Husch shook her head. “I doubt you could convince him. He’s been the hero of that world for years. It’s more real to him than this world ever was. No, I want you to go into his fantasy world, and make sure his quest fails. I want you to be a villain he can’t defeat. One theme recurs constantly in his speech — his destiny. He is destined to win the Key of Totality, it seems. His fate has been ordained. He’s been chosen by the gods. He thinks he’s invincible, unstoppable, and right. If you defeat him, I think it might be the shock his system needs — a failure, after years of nothing but success, could force him to question his awful certainty. If you can jostle him out of his comfortable place in that world, I might be able to reach him, and bring him back to this reality.”
“Huh,” Marla said. “Why me, though? Why not one of the bigtime psychics?”
“I only know of one psychic more powerful than Barrow,” Husch said. “And she’s comatose, too, mentally traumatized and locked up in another room at the Institute. I don’t need a psychic, I need a pragmatist, a tactician, a fighter — someone who never backs down, never gives up, and never stops. You have a reputation among the sorcerers who fund this Institute. They say you are a formidable operative, and you don’t know the meaning of the word ‘failure.’”
“Yeah, I must’ve skipped school the day they taught us that one. It probably doesn’t hurt that I’m an independent operator, and nobody will get too upset if you have to bury me out back, too, huh?”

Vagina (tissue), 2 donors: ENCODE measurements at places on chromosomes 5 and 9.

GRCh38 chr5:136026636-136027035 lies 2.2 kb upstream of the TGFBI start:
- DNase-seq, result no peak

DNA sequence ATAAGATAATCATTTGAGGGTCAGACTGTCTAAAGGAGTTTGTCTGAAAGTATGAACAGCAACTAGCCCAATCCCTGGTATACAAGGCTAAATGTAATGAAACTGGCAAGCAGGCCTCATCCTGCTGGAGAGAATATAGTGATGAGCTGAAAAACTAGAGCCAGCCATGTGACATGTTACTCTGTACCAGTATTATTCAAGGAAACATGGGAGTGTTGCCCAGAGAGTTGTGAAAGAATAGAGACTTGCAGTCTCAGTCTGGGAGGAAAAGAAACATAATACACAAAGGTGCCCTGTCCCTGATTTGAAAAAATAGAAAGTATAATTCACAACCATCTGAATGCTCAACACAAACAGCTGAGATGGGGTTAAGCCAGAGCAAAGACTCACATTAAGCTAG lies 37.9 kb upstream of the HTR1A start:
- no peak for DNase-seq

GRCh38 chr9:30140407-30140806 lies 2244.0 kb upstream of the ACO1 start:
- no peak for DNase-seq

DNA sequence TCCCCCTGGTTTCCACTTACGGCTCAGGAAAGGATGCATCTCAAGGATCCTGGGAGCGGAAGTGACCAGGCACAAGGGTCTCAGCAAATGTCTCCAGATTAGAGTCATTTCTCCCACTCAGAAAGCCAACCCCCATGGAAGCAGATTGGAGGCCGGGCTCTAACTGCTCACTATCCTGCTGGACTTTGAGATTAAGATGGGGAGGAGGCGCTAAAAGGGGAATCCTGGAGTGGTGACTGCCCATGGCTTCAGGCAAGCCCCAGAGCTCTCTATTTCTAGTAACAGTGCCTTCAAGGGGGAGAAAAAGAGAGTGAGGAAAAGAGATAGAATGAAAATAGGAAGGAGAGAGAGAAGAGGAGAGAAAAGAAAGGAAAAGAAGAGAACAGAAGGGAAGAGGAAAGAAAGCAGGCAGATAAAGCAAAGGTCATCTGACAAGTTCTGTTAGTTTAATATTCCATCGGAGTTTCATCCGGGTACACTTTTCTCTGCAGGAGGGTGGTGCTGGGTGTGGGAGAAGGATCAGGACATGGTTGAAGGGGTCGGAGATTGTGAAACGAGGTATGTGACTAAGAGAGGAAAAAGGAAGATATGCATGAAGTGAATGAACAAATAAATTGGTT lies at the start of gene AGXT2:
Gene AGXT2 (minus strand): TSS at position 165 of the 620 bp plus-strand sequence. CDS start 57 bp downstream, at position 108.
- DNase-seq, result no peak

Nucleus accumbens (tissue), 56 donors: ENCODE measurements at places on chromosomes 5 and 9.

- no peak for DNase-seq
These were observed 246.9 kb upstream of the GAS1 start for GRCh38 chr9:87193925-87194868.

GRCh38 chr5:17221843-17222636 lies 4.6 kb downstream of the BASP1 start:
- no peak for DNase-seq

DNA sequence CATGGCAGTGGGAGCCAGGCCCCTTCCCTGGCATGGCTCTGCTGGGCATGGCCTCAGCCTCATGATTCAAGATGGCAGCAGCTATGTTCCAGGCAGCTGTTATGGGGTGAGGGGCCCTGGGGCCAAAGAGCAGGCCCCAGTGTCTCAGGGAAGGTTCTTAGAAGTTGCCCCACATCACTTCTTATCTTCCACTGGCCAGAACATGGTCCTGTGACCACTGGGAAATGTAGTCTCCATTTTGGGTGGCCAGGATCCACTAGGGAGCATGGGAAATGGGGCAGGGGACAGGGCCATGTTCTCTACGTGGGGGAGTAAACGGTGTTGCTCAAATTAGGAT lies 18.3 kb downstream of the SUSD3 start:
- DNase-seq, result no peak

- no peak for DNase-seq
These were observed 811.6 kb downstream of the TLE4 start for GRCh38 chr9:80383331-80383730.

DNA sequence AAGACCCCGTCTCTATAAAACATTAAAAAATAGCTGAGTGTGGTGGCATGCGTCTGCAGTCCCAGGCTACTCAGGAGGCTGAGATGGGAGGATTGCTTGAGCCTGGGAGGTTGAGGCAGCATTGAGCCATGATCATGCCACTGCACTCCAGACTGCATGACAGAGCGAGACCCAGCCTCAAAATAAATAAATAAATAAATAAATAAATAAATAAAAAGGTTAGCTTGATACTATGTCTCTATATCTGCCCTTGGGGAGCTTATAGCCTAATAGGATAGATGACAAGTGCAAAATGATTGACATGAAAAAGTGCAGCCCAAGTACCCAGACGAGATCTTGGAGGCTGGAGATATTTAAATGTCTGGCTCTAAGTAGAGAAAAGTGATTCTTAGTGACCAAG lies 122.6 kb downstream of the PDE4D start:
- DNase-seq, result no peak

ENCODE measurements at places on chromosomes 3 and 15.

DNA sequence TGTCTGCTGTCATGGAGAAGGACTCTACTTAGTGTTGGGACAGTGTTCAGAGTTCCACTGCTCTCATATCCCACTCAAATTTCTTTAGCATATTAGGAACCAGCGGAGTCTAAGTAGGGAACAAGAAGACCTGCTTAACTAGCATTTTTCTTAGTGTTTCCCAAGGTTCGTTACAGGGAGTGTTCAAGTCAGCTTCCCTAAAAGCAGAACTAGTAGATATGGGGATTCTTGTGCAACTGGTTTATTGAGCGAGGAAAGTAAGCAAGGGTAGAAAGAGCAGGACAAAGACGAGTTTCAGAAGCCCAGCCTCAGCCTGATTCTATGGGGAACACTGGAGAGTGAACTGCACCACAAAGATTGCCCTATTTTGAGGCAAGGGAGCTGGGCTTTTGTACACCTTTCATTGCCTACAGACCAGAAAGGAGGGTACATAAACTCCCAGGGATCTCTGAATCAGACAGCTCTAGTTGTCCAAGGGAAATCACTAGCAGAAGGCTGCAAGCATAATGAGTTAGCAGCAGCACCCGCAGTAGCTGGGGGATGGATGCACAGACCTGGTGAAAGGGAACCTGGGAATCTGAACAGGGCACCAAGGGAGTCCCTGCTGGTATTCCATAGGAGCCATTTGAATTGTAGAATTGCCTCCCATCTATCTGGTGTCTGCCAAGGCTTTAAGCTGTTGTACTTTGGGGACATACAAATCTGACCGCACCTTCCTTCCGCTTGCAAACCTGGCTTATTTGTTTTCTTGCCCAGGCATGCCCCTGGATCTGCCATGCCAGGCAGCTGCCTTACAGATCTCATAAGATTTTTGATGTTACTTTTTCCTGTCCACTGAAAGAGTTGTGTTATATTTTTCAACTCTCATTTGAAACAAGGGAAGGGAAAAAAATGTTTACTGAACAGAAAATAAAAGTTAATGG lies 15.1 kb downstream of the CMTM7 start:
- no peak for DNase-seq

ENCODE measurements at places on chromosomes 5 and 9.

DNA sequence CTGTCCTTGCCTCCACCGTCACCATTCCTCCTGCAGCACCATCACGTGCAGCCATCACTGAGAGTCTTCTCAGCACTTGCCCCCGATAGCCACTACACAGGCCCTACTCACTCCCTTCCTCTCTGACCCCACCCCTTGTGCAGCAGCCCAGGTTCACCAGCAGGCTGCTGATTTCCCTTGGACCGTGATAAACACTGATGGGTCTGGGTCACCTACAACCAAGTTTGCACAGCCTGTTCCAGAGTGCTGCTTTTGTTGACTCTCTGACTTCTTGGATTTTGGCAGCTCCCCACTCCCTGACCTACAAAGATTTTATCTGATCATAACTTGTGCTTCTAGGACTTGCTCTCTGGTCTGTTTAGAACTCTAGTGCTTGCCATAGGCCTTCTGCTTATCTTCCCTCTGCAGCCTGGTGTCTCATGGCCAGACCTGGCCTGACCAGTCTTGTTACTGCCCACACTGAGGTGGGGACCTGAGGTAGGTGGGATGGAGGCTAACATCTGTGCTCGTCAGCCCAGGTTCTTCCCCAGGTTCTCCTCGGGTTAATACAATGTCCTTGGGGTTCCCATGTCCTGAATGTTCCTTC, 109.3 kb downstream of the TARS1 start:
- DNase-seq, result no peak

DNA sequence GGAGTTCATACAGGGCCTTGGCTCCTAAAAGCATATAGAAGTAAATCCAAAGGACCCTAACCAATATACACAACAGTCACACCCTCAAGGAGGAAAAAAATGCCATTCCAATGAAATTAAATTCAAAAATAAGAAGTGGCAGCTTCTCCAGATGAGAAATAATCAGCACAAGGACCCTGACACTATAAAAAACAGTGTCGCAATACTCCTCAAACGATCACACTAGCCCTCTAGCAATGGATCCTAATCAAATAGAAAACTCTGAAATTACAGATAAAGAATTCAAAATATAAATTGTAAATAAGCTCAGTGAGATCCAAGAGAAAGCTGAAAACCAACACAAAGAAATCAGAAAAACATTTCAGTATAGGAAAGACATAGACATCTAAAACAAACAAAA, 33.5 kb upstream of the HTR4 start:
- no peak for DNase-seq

“It was a factor,” Husch said. “And the fact that you possess a cloak enchanted with battle magics also helps. But mostly, it’s because of your will. Everyone says you’re pigheaded in the extreme — that an almost complete lack of magical aptitude hasn’t stopped you from becoming a formidable sorcerer, because you want it badly enough. That gives me hope that you might be able to stand up to the force of Barrow’s vision.”
“And if I can’t — what, do I get stuck there, in half-assed Narnia?”
“If you have not accomplished your goal by morning, or if you show any signs of distress, I will have one of the orderlies drag you out of Barrow’s sphere of influence. Just be sure to mention if you’re about to be murdered, hmm? I should hear your ‘dialogue’ as well as Barrow’s.”
“All right,” Marla said. “It’s a deal. Assuming you can pay my price?”
“I was told you don’t want money…”
“Don’t need money. My price is you telling me a secret, and teaching me a trick.”
“That is acceptable,” Dr. Husch said.
“All right,” Marla said, and grinned. “I always wanted to be a villain.”